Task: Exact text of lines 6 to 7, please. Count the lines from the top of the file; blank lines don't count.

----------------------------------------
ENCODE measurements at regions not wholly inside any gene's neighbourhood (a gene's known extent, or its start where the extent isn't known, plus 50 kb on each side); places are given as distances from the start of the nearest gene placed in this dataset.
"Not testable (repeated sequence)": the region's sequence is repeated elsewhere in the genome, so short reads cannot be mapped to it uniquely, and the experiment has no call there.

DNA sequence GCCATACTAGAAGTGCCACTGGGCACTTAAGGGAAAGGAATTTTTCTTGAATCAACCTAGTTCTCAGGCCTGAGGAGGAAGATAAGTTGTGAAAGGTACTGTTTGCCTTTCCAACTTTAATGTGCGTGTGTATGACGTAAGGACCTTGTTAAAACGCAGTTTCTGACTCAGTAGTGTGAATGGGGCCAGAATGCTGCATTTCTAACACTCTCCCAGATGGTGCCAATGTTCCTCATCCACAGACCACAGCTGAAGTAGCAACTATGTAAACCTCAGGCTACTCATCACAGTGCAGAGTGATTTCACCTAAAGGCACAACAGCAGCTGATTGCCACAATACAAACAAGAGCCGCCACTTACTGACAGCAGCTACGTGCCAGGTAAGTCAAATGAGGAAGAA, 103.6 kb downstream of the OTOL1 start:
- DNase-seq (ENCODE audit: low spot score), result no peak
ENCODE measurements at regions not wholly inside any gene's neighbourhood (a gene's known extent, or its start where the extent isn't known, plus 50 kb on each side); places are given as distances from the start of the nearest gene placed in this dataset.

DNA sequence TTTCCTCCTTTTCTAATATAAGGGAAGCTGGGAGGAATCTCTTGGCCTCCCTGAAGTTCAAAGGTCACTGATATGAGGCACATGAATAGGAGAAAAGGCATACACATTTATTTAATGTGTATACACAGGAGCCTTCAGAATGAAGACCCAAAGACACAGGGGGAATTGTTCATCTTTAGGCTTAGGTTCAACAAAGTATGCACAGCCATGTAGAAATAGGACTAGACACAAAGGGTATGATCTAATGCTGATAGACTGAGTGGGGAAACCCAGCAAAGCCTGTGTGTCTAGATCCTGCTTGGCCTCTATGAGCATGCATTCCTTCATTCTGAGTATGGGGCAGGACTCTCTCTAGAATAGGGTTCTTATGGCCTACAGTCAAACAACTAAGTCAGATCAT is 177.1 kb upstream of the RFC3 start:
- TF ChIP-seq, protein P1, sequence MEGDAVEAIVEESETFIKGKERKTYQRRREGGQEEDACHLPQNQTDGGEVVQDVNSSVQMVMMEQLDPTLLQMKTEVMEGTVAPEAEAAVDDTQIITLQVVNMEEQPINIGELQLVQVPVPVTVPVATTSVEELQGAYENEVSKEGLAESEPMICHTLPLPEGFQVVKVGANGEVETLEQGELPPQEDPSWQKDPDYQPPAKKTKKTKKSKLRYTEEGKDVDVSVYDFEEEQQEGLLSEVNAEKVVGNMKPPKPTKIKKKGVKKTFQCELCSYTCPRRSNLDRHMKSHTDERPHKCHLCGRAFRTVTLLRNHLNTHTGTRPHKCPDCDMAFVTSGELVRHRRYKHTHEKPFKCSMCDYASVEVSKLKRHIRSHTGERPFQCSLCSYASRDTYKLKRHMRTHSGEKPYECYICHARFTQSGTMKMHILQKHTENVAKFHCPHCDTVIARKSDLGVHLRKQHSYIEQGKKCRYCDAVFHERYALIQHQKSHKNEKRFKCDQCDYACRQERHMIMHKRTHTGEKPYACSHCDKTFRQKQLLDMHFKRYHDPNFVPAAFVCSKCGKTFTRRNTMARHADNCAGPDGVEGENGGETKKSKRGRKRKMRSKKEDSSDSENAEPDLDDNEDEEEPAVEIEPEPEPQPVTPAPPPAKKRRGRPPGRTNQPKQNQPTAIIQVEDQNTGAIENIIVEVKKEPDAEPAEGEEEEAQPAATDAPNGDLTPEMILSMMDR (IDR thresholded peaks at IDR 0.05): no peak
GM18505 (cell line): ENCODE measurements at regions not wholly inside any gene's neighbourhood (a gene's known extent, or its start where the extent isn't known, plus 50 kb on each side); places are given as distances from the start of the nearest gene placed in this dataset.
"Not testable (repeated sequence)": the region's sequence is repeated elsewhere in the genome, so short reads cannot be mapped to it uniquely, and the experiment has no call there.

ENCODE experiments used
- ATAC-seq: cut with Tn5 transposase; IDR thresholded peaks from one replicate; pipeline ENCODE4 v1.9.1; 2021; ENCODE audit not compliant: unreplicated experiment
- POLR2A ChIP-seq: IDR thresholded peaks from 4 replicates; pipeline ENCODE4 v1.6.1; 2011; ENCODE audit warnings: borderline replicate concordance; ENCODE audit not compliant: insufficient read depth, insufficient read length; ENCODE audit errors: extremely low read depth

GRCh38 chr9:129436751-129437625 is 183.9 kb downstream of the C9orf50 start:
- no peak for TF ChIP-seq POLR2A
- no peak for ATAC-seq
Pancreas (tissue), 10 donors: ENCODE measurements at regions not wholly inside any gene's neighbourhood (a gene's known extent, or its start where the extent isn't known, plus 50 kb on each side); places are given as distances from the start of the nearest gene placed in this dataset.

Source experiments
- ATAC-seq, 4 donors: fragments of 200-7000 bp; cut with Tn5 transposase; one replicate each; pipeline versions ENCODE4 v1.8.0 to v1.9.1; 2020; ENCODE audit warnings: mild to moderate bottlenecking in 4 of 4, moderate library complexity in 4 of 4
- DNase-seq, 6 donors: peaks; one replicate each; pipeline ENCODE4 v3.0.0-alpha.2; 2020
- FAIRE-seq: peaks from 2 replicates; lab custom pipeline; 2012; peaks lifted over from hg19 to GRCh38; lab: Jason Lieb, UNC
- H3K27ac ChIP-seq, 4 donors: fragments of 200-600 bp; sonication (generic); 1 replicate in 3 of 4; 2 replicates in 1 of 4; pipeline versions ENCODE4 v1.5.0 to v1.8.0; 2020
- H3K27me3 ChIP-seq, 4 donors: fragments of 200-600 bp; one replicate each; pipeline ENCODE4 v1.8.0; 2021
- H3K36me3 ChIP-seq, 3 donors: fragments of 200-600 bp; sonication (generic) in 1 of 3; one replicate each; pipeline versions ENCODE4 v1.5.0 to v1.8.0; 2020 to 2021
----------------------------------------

DNA sequence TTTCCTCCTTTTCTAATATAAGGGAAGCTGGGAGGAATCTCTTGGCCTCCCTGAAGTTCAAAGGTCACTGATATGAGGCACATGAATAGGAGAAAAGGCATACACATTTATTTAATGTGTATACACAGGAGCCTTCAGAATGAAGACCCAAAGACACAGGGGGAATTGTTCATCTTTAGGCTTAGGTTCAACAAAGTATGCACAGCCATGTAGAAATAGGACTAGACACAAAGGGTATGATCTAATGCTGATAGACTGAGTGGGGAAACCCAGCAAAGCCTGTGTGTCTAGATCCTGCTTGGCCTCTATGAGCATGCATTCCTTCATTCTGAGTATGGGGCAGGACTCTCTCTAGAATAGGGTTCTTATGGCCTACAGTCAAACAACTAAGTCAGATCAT is 177.1 kb upstream of the RFC3 start:
- TF ChIP-seq, protein P1, sequence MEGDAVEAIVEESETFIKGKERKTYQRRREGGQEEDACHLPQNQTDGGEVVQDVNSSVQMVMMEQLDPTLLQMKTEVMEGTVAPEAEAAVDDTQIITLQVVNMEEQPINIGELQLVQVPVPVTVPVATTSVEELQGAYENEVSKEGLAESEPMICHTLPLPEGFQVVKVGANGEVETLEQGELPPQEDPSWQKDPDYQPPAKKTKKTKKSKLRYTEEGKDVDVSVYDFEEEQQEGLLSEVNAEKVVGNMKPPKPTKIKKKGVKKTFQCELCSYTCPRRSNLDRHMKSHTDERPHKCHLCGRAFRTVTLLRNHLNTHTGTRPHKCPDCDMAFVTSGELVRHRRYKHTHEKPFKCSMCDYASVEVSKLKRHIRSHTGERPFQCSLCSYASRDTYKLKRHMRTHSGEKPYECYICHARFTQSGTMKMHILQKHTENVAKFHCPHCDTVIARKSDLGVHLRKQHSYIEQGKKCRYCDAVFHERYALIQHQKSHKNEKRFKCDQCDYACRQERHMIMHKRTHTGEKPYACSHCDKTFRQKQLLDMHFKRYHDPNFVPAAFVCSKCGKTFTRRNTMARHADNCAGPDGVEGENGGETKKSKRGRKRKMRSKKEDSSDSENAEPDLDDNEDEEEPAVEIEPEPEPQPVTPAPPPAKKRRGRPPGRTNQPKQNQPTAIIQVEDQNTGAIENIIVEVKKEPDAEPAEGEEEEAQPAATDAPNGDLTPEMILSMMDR (IDR thresholded peaks at IDR 0.05): no peak